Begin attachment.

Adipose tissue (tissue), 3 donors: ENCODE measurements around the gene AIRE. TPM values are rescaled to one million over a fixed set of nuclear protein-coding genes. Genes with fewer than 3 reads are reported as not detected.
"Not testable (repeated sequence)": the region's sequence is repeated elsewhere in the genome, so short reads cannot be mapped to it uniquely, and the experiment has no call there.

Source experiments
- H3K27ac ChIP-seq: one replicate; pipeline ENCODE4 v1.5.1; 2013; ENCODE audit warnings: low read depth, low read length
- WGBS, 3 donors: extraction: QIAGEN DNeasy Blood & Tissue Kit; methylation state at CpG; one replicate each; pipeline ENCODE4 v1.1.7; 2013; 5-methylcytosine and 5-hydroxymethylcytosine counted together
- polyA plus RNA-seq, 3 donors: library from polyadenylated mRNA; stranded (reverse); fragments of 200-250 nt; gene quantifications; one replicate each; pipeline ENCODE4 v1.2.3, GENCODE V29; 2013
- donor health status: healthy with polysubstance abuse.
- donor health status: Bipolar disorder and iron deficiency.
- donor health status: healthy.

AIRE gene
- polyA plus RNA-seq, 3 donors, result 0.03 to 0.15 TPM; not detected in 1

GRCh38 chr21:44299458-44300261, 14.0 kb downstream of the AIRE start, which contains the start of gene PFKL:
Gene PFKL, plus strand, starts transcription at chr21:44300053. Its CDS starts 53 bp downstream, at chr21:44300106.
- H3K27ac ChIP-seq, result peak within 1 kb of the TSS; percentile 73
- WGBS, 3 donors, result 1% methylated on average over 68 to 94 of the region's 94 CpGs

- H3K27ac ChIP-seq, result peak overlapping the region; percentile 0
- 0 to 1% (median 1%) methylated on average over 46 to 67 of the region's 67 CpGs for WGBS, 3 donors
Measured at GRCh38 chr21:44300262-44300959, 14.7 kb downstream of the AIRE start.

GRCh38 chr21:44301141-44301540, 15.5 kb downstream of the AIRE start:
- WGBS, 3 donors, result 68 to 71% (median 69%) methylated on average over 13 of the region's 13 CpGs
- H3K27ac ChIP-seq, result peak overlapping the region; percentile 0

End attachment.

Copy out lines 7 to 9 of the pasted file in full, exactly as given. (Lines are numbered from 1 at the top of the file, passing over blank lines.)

- donor health status: healthy with polysubstance abuse.
- donor health status: Bipolar disorder and iron deficiency.
- donor health status: healthy.